Elvas

The World Heritage Committee on Saturday 1st July 2012 added the following site to UNESCO’s World Heritage List:

Garrison Border Town of Elvas and its Fortifications (Portugal): The site, extensively fortified from the 17th to 19th centuries, represents the largest bulwarked dry ditch system in the world. Within its walls, the town contains barracks and other military buildings as well as churches and monasteries. While Elvas contains remains dating back to the 10th century A.D., its fortification began when Portugal regained independence in 1640. The fortifications designed by Dutch Jesuit Padre João Piscásio Cosmander represent the best surviving example of the Dutch school of fortifications anywhere. The site also contains the Amoreira Aqueduct, built to enable the stronghold to withstand lengthy sieges.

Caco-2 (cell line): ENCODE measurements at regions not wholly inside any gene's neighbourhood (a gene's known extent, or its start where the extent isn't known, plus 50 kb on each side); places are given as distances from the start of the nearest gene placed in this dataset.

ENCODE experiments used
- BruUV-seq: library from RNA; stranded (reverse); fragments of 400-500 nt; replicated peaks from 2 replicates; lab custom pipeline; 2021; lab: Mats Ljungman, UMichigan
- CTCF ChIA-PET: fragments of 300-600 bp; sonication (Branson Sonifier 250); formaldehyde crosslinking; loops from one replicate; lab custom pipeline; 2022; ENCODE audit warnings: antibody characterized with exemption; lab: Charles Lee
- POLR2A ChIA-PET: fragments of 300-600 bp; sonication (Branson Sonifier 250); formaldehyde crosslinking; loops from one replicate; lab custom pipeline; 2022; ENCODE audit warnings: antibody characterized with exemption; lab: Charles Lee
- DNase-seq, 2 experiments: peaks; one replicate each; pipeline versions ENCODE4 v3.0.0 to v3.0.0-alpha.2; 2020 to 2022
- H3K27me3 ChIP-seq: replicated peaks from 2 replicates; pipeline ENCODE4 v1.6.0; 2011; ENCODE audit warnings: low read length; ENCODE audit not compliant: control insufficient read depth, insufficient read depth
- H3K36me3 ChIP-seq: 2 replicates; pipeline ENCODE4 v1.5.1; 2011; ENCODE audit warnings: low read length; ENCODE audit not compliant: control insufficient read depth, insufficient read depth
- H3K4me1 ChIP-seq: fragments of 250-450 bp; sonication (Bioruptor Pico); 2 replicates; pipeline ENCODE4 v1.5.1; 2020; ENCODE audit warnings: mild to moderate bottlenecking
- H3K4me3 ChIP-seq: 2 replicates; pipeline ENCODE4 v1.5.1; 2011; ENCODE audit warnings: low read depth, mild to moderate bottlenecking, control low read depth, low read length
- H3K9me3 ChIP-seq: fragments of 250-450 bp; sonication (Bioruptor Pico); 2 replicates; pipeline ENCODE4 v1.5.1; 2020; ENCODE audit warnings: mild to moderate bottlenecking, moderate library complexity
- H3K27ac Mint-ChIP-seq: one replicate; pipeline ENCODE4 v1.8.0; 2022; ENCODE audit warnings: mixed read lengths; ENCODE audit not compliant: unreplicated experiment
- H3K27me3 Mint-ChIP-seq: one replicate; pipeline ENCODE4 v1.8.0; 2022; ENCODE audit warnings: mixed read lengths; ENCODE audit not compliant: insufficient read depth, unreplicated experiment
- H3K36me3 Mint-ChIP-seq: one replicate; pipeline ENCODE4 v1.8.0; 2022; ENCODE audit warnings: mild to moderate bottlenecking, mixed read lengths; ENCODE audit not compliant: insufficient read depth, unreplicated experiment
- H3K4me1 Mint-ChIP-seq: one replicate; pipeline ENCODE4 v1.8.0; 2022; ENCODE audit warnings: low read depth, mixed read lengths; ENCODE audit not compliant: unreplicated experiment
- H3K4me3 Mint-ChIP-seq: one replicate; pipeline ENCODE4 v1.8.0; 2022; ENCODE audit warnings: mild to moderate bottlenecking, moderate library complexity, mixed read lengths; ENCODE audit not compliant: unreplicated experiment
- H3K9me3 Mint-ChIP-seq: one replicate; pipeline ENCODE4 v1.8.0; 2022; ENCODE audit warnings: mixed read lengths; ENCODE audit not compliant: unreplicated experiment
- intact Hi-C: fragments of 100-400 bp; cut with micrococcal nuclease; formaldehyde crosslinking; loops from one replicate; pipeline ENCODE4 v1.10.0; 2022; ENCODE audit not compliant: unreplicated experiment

Garrison Border Town of Elvas and its Fortifications

The site, extensively fortified from the 17th to 19th centuries, represents the largest bulwarked dry ditch system in the work. Within its walls,

the town contains barracks and other military buildings as well as churches and monasteries. While Elvas contains remains dating back to the 10th century A.D., its fortification began when Portugal regained independence in 1640. The fortifications designed by Dutch Jesuit Padre João Piscásio Cosmander represent the best surviving example of the Dutch school of fortifications anywhere. The site also contains the Amoreira Aqueduct, built to enable the stronghold to withstand lengthy sieges.

 

 

 

 

 

 

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